Canada picks up eight Cannes shortlist noms

Grey, Lowe Roche and Saatchi & Saatchi are among the hopefuls in the Direct and Promo and Activation categories.
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Canada picked up eight Cannes Lions shortlist mentions Sunday morning in the Direct and Promo and Activation categories.

Direct:

Rethink Vancouver got one for its Catnip DM piece for Bulk Cat Litter Warehouse in the Flat Mailing sub-category. To get the attention of pets, and therefore their owners, catnip concentrate was sprayed on flyers, luring cats the moment the mail hit the kitchen table.

Grey Canada picked up one shortlist mention for its “Skip Starbucks Saturday” campaign for Moms Demand Action for Gun Sense in America in the Use of Social Media in a Direct Marketing Campaign. The campaign called for a boycott of the coffee chain last August in order to drum up attention to amend its policy to allow customers to carry loaded guns into its stores in states where it is permitted by law.

Promo and Activation:

Grey also picked up a mention for the “Skip Starbucks” campaign in Promo and Activation in the Public Health and Safety and Public Awareness Messages sub-category.

Taking two noms in Promo and Activation was Lowe Roche for its “The Living Piano” piece for Groupe Media TFO in the Use of Shows and Live Events and Publications and Media. The agency created a piano powered by opera singers that was connected to keys that passersby could step on. Each singer was connected to the piano keys through a bracelet that would buzz when their key was chosen.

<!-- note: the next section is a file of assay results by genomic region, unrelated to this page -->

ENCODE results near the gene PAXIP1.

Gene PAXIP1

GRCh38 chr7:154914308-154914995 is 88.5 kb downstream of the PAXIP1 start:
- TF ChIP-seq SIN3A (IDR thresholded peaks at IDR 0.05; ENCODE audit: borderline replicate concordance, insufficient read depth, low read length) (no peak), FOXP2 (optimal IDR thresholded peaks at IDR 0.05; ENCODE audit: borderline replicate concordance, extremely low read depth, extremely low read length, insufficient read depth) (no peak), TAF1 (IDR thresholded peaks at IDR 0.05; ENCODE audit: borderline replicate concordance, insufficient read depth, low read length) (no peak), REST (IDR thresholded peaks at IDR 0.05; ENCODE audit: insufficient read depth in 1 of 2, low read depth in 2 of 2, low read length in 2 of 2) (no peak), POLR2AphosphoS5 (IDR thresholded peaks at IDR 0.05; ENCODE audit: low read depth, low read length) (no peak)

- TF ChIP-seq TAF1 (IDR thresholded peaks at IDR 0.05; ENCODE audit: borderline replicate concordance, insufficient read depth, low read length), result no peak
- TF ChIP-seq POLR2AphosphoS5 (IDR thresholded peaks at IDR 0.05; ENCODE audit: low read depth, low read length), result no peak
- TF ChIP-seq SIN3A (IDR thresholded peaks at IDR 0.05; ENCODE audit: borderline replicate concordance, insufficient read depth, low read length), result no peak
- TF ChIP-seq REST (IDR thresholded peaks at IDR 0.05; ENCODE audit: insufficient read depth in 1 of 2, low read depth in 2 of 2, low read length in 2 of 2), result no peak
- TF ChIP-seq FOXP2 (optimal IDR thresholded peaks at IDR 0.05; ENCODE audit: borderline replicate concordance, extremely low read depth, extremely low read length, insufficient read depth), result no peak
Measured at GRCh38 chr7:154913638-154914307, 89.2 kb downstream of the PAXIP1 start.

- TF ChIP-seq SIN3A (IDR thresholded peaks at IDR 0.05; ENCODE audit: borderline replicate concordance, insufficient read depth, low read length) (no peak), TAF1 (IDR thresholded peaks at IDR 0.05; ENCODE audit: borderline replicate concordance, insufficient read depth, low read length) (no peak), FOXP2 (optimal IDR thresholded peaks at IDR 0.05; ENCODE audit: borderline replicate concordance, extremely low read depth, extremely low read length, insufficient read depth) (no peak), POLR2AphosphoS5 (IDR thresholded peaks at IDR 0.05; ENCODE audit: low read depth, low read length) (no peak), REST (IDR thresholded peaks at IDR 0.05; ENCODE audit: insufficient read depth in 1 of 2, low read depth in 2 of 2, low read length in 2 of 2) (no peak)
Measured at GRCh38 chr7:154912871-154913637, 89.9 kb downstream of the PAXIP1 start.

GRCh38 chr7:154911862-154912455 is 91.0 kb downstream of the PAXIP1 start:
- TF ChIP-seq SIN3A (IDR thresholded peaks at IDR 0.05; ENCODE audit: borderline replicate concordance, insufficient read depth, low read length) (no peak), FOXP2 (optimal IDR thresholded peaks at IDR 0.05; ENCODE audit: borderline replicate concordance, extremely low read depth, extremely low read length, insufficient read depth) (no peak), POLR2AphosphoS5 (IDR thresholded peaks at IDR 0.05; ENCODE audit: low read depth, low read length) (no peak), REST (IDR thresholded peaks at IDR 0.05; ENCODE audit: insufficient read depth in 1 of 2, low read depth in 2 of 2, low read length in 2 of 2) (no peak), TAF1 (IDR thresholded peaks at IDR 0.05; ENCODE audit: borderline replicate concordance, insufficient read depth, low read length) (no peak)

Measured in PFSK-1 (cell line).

John St. also picked up a mention in that sub-category for its “Trial of David Suzuki” for Cape Farewell. The campaign, which also recently won awards at AToMiC in Toronto started last fall when Suzuki and the foundation held a press conference to release a “Carbon Manifesto.” The environmental call-to-arms accused politicians and corporations of serious crimes against not only the environment, but also Canada. Suzuki’s demands for change could be deemed treasonous under Canadian law. But instead of idly waiting to be charged, the scientist prepared to stand witness and defend his actions.

The agency created “The Trial of Suzuki” microsite, which acted as a hub for the public to explore supporting and contradictory arguments (submitted by users) and form their own opinions. A month later, Suzuki attended a mock public trial, with a real judge, lawyers and expert witnesses, which was streamed live to a jury of Canadians who helped deliver the verdict. Suzuki was found not guilty.

BBDO Toronto and Mediacom Canada got one mention for its “Pyramid Scheme the Rainbow” campaign for Wrigley Canada in the Use of Social Media in a Promotional Campaign sub-category. The piece was part of “Get Skittles Rich” and asked users to share a video starring fictional Skittles millionaire Danny Falcon. Each time the video was shared, the user earned four fictional Skittles and added more to their account as additional users signed up based on that share. A leaderboard ran throughout the contest with winners chosen last December.

Saatchi & Saatchi Canada and The Development Factory are shortlisted for its “Surrender your Say” campaign for The Tourette Syndrome Foundation of Canada in the Use of Social Audience in a Promotional Campaign sub-category. The campaign called on Twitter users to turn control of their accounts over to the organization, which tweeted random phrases as if the people had Tourette’s to illustrate the situations people who have the disorder deal with on a daily basis. The campaign also recently picked up the Grand Prix at the AToMiC Awards.

Canada has also been nominated for an Innovation Lion for Toronto-based Bubl Technology’s Bublcam, announced last week.

And our country has picked up one Cannes Lions so far this year, with DDB Canada winning Silver in the new Cannes Health category for Cialis at a ceremony last night.